The Chiefs are the favorite in their Divisional Round playoff showdown with the Colts. But Indianapolis will have a great equalizer in its corner: a whole bunch of snow.
Before the game, forecasts in Kansas City suggested Winter Storm Gia could coat Kansas City and the rest of western Missouri with between three to eight inches of snow before Saturday’s 3:35 p.m. CT kickoff. That downfall could continue throughout the first half, according to AccuWeather.
While up to half of a foot of snow could accumulate across the Kansas City area through Saturday morning, only a few flurries will remain when the Colts take on the Chiefs that afternoon: https://t.co/fwAp9U5bg8 pic.twitter.com/pE4EUzFn8h— AccuWeather (@breakingweather) January 11, 2019
Here’s what it looked like early Saturday morning at Arrowhead Stadium:
Here’s your seat for Patrick Mahomes first career playoff game. Enjoy. It’s 7 am in KC. Crews have been working all morning trying to remove the snow from the stands. #nflnetwork pic.twitter.com/McyYA4Ua8L— James Palmer (@JamesPalmerTV) January 12, 2019
Not that that deterred Chiefs fans from arriving early to tailgate:
A couple hours before kickoff, the snow was still coming down:
They're taking the tarp off the field at Arrowhead Stadium. pic.twitter.com/gYB9vSZbg5— Adam Teicher (@adamteicher) January 12, 2019
That looks pretty bad, but by the time kickoff arrived, Arrowhead Stadium was ready for some playoff football:
For all the snow in the area, the field doesn’t look too bad 30 minutes before kickoff. Both teams have headed to the locker room for final instructions. The divisional playoffs at Arrowhead Stadium kick off soon. #Colts pic.twitter.com/z375PktAci— George Bremer (@gmbremer) January 12, 2019
How it’ll affect the game remains to be seen, but Colts offensive guard Quenton Nelson was clearly unbothered:
What’s that mean for the Colts, who are used to playing indoors?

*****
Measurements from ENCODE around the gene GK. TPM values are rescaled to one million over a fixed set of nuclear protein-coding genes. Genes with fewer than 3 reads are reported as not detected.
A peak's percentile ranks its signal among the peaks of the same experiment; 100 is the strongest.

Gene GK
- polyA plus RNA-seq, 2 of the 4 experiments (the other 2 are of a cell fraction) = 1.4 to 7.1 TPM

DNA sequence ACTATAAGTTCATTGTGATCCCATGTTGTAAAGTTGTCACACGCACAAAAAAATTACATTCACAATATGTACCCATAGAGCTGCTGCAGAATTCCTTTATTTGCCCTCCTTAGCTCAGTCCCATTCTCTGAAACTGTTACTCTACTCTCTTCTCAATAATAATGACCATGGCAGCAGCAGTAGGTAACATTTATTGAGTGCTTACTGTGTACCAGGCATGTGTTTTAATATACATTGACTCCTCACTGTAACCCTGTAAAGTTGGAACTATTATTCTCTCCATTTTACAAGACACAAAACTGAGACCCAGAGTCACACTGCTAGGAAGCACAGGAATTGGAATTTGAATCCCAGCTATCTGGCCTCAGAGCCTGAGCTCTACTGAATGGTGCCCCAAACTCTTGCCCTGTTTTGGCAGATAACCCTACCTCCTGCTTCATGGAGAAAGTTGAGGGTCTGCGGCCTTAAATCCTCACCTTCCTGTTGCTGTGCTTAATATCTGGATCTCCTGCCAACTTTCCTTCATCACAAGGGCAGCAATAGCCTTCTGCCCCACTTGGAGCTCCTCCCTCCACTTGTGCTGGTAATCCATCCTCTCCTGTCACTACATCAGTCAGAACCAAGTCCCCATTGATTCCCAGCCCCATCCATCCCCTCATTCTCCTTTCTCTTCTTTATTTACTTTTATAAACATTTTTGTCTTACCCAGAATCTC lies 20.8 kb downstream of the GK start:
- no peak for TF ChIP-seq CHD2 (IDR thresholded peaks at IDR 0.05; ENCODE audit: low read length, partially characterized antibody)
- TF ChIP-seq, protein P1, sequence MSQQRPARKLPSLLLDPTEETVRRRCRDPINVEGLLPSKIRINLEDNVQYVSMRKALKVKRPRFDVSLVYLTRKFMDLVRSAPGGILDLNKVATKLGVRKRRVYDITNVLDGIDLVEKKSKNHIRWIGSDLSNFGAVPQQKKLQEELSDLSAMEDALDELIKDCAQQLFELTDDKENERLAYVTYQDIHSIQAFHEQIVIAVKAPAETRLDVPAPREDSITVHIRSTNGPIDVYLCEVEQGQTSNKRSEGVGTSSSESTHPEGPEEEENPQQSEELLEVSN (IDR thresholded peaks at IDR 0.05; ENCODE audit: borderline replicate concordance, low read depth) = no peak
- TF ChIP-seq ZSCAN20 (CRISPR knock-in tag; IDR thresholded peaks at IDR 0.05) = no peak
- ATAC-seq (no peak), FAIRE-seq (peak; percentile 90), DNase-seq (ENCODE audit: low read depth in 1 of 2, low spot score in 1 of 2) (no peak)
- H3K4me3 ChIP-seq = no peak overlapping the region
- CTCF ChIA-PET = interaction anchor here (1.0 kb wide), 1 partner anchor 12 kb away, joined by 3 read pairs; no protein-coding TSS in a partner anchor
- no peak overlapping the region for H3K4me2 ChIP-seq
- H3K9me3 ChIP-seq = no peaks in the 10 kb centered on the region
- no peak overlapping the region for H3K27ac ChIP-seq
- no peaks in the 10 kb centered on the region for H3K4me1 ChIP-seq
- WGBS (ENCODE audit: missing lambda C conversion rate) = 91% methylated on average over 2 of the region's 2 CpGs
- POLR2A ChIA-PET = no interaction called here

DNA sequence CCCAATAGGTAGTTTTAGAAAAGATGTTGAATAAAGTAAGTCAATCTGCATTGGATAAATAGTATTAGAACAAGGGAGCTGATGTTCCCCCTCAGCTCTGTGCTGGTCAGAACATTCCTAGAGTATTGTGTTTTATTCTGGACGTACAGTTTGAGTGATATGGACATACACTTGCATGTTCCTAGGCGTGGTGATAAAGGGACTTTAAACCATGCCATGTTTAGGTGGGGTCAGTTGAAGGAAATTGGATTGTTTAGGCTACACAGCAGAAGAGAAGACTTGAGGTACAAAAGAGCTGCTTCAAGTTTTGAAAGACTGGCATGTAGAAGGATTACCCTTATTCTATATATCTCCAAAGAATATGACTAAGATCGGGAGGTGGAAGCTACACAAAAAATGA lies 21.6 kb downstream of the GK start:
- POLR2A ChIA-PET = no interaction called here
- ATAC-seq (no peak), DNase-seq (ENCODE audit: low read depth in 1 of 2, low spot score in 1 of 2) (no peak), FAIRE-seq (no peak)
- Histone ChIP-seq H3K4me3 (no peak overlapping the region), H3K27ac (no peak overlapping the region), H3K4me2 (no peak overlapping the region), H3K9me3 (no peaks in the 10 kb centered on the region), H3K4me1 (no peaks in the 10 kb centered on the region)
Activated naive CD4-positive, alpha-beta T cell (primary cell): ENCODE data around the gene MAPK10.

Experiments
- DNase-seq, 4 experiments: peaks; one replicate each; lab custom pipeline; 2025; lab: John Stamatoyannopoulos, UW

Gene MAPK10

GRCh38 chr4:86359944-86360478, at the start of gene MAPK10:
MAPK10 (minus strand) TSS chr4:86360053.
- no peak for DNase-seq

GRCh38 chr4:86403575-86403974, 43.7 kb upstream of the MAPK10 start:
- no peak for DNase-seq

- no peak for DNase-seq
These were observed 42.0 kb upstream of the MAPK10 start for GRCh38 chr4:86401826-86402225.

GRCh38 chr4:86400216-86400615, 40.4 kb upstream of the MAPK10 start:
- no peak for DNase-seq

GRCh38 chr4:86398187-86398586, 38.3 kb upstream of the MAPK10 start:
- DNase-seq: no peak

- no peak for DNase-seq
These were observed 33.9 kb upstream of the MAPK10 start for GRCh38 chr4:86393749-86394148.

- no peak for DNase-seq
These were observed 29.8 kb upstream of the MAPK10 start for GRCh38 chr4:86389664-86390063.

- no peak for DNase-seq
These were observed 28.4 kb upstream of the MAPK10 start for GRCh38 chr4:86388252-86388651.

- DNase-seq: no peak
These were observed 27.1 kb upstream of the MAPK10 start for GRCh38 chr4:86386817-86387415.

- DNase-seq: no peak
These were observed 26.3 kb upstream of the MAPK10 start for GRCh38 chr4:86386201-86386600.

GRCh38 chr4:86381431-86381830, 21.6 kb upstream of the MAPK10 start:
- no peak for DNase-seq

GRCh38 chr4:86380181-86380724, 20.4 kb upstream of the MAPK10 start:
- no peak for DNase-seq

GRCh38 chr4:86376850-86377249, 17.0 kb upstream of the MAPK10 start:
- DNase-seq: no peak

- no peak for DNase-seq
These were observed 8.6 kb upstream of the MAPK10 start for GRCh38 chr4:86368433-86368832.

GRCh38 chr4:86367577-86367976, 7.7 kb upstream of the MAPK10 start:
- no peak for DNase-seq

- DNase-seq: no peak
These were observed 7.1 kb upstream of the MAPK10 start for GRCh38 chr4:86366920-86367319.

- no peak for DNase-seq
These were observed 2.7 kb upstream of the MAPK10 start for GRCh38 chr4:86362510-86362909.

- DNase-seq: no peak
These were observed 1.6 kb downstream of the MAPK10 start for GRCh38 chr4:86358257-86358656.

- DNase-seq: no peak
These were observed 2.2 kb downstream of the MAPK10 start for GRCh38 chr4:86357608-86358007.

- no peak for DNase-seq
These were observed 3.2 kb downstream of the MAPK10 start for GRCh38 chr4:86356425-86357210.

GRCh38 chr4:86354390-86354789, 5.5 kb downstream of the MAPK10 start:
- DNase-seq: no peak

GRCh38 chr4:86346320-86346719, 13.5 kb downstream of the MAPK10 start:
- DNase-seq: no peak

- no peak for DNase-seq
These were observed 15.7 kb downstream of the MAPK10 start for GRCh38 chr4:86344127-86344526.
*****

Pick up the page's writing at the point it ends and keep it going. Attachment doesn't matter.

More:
That combination of cold and swirling snow will create two factors that could hamper the Chiefs’ explosive passing game — and give Indianapolis an alarming change of scenery from the heated air of Lucas Oil Stadium.
For the Colts, that meant a handful of outdoor practices leading up to their biggest game of the season, though head coach Frank Reich wasn’t sweating the anticipated precipitation.
“I try to stay the mindset of whatever the weather is, it’s to the advantage of the best team,” Reich said at his mid-week press conference. So I just believe that travels. I believe that’s the way to approach it. That’s always how I have thought about it.
When he was asked whether the snow would benefit Indianapolis and its powerful running game, the first-year head coach demurred to an entirely uncontroversial answer.
“I literally think whatever the weather is, it favors the best team.’’
The Colts played 10 games indoors this season, going 8-2 in those games. They played seven games in outdoor environments on the road, where they went 3-4.
If it snows Saturday afternoon, several members of Reich’s roster will have to play through the still-fresh memory of the NFL’s last big snow game. The 2017 Colts played more than 68 minutes of football atop on ivory blanket last December, eventually falling to the Bills in overtime.
This 2018 Indianapolis team is light years away from than the 2017 version that finished 4-12, thanks to the return of Andrew Luck and the emergence of a bruising running game. Second-year tailback Marlon Mack has rushed for 440 yards and five touchdowns in his last four games, including a 148-yard performance in the Wild Card Round against Houston. He had just seven carries for 23 yards in the club’s snow game in Buffalo.
And if the past is any indication, the weather won’t be much of a concern for the Colts. According to FOX59 reporter Mike Chappell, Indianapolis is 7-8 in games where the temperature is 32 degrees Fahrenheit or colder at kickoff — but 3-0 against the Chiefs at Arrowhead Stadium in those conditions.
Still, getting past Patrick Mahomes is going to be a nightmare
Mahomes’ first year as a starter saw him develop into 2018’s likely MVP, and his pace didn’t slow much as the weather grew colder. He threw for 13 touchdowns and averaged more than 293 yards per game over the course of five December games this season, including a 374-yard, two-touchdown, one-interception performance against the Ravens’ top-ranked defense on a 27-degree afternoon at Arrowhead Stadium.
There’s no telling how a little extra precipitation will affect his passing game, but Mahomes has stood up to tougher challenges in the past. His biggest concern Saturday may not be the weather, but erasing 25+ years of postseason struggle in Kansas City. The Chiefs are 1-10 in the postseason since 1994 — and four of those losses have come against the Colts.